“At this point, many of us are looking for a positive outcome after the contentious battle that was SOPA. For music companies, getting intermediaries like ISPs to take on some responsibilities in addressing user behavior is probably more cost effective and less brand-damaging than other enforcement tactics. For musicians, it comes down to whether the policy helps protect their rights without compromising what they find useful about the internet. With CAS, we’ll probably have to wait-and-see.”
In fact, the system seems to have had some impact on infringement without taking an overly punitive approach. We’ve waited for over a year now to see results, and it looks as if CAS might actually be working, though success remains a matter of definition. For example, a decrease in piracy may also have a lot to do with an increase in legitimate services where convenience and attractive price points converge. On the other hand, the “educational” focus of CAS may play a role in driving users to licensed platforms.
Fourteen years after Napster upended the music industry’s financial model, it may finally be time for record labels to start singing a happier tune. Sales are up, piracy is down, and new revenue streams may help the industry finally claw its way back to economic prosperity.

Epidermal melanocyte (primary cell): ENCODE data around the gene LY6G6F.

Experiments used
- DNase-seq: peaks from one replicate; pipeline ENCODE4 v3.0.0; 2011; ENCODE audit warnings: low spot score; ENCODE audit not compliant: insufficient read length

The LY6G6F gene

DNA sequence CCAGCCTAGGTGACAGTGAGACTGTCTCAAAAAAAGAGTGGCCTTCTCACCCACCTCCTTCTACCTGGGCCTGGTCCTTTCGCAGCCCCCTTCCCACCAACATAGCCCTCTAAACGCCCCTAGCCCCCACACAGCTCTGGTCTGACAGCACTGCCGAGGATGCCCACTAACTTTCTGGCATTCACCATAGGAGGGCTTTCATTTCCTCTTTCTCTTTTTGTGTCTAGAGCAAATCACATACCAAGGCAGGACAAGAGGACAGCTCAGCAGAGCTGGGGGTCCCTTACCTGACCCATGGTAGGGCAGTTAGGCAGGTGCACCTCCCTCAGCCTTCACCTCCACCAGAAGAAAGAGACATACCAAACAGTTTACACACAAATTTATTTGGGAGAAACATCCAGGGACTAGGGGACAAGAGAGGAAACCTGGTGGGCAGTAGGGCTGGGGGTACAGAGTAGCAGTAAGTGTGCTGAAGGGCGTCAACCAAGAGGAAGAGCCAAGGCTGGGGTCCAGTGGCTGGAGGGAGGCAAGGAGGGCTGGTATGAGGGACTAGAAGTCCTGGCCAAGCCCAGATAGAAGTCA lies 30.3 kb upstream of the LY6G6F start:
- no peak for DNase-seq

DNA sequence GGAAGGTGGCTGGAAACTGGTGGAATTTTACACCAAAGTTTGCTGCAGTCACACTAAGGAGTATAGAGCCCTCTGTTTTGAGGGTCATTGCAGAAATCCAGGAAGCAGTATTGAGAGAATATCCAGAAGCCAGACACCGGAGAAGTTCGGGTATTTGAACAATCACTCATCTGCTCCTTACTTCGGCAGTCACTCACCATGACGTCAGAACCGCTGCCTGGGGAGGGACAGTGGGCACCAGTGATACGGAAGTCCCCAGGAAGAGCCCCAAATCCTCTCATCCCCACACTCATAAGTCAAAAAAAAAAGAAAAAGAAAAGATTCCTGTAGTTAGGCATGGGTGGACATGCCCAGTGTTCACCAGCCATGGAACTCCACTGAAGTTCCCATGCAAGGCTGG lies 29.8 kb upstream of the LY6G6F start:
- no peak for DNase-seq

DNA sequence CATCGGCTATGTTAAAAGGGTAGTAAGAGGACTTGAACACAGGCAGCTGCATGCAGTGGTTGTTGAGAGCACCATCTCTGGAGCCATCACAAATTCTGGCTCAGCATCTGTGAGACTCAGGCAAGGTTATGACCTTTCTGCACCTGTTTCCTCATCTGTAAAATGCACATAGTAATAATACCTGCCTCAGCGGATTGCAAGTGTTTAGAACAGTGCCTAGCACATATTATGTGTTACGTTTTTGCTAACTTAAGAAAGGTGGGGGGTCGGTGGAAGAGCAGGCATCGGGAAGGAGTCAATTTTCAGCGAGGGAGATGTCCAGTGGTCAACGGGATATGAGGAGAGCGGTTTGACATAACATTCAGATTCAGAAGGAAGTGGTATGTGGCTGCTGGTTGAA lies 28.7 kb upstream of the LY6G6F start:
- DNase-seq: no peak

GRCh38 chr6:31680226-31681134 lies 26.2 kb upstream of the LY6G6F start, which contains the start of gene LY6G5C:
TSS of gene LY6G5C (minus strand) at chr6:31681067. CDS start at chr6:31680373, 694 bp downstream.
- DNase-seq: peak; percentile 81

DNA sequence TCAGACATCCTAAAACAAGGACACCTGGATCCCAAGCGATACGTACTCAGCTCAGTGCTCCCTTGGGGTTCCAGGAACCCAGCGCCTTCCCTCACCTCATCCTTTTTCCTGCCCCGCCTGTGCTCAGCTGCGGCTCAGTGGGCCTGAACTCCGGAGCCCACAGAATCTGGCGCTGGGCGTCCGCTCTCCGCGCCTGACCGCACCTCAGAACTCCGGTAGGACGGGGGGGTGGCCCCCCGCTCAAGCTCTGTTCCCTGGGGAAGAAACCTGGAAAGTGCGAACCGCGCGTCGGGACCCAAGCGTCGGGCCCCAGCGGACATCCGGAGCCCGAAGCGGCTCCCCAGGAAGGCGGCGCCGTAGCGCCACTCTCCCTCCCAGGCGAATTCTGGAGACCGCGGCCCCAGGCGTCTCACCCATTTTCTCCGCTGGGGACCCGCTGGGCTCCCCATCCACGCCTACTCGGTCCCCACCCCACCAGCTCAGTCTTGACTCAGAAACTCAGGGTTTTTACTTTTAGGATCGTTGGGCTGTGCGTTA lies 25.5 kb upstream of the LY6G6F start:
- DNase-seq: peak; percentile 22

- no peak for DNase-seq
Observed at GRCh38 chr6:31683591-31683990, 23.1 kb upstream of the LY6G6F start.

Last Friday, Google announced a major update to its search engine algorithm that will lower the ranking of sites hosting unauthorized content. We at FMC think this is a good thing: why should musicians and independent labels have their official pages show up lower in search returns than those offering illegitimate wares? There are, however, some legitimate questions about how this new search rubric will be managed, and to which sites and services it will apply. read more
Orange Alley is a company built by musicians, for musicians. FMC’s Jenny Toomey interviews President and Chief Executive Officer Mark Erickson about their BootLegal program they were still one of the first companies that both facilitated file sharing and had a built-in structure of incentives to encourage folks to eventually pay for the music. read more
Government Hearings on Effect of Internet on Small Labels
Thursday, June 1, 2000
The House of Representatives’ Small Business Committee held hearings on Wednesday, May 24, 2000 regarding “new market possibilities for small music labels and entrepreneurs created by the Internet”. The Committee heard testimony from Chuck D from Public Enemy/Rapstation.com, Peter Harter from EMusic.com, Tom Silverman from Tommy Boy Records, and Ric Dube from Webnoize. Jenny and I attended the hearings, so here’s a quick synopsis. read more
Musician/Artist Momus on Patronage and Piracy in the Information Age
Friday, November 19, 1999
“The information age is going to make
everybody more like an artist — individual, creative, hands on, proactive,
responsible — and therefore artists will no longer be special, different
and isolated. They will be like the rest of us, approachable, malleable,
and responsive. We will all fulfill each other’s artistic needs, and fill
the world once more with love, communication and decoration.” — Momus read more